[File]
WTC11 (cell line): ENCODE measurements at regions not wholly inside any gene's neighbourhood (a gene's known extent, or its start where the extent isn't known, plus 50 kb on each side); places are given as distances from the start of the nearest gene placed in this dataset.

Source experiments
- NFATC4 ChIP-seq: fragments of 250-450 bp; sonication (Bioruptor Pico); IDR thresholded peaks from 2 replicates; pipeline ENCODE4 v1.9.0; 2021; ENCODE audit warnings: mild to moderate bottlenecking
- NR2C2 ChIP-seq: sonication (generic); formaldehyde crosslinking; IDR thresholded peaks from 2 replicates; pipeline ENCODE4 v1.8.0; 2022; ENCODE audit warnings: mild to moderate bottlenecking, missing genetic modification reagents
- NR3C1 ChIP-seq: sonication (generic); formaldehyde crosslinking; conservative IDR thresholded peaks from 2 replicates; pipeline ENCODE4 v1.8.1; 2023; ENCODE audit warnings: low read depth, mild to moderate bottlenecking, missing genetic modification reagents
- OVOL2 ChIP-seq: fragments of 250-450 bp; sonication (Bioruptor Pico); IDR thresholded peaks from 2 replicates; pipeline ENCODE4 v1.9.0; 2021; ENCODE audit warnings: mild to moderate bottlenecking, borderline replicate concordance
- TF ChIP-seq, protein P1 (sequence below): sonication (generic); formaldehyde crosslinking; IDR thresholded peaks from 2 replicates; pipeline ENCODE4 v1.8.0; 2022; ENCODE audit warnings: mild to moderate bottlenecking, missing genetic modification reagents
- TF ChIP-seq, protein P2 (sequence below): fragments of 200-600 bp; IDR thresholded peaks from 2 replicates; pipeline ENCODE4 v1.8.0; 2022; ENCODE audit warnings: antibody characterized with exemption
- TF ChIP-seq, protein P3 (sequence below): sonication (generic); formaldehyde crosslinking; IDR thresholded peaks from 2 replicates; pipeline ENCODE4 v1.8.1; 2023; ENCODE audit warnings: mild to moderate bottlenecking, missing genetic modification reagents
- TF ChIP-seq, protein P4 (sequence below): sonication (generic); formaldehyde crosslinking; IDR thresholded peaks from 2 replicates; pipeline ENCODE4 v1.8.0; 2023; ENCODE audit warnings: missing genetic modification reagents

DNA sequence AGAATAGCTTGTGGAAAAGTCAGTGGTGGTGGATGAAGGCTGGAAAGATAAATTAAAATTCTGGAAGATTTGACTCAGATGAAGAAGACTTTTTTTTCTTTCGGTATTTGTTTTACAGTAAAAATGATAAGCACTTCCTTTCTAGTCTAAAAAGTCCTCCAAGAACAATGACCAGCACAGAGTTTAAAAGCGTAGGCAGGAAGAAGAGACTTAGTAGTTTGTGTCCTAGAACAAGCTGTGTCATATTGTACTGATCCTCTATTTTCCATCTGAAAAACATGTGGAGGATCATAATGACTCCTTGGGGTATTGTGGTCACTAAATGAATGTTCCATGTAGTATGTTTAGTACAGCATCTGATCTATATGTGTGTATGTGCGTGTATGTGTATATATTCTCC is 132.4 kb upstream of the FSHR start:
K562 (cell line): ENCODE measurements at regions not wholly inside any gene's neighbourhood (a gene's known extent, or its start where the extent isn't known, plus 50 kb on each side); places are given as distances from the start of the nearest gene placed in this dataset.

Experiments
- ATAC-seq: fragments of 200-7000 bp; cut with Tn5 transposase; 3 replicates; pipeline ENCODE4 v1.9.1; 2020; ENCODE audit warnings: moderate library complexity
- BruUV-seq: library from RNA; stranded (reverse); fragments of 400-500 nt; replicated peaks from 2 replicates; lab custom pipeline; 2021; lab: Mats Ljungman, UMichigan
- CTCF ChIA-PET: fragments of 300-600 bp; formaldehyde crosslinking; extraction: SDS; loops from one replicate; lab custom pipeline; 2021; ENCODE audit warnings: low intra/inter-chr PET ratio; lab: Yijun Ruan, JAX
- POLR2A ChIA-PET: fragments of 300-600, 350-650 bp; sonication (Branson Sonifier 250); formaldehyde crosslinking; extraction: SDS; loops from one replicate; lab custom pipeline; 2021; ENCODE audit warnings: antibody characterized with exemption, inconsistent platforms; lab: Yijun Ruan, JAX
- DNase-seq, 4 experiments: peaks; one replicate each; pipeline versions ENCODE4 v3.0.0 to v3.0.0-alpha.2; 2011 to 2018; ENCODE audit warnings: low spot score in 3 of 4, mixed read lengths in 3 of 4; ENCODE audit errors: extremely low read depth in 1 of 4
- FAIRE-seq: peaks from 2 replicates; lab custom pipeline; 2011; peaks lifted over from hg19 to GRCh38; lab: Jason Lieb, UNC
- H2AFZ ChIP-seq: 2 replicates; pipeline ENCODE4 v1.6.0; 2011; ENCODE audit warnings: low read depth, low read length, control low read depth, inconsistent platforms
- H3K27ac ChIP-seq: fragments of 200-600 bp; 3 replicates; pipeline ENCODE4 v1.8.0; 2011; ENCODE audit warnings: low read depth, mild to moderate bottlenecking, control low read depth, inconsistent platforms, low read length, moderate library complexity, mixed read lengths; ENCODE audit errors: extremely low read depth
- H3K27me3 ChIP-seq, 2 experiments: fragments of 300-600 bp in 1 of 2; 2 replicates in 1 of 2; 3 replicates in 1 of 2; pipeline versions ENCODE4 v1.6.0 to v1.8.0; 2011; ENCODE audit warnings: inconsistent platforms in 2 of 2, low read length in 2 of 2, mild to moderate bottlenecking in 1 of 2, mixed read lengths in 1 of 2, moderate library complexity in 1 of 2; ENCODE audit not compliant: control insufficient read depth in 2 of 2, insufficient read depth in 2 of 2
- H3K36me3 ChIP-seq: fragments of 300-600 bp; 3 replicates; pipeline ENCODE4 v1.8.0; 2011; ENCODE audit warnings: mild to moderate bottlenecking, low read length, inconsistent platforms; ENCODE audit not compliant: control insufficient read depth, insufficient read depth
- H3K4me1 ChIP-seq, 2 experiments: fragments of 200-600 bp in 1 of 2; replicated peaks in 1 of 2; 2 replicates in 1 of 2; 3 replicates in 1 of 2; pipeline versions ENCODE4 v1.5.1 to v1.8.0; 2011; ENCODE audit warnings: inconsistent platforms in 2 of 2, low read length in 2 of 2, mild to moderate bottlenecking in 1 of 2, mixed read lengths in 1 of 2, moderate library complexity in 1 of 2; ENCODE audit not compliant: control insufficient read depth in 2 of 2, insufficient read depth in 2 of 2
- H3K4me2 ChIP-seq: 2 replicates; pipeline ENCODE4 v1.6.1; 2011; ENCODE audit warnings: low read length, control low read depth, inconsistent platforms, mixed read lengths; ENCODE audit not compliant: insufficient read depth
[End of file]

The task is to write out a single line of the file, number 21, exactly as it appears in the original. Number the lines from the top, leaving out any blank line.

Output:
- H3K27ac ChIP-seq: fragments of 200-600 bp; 3 replicates; pipeline ENCODE4 v1.8.0; 2011; ENCODE audit warnings: low read depth, mild to moderate bottlenecking, control low read depth, inconsistent platforms, low read length, moderate library complexity, mixed read lengths; ENCODE audit errors: extremely low read depth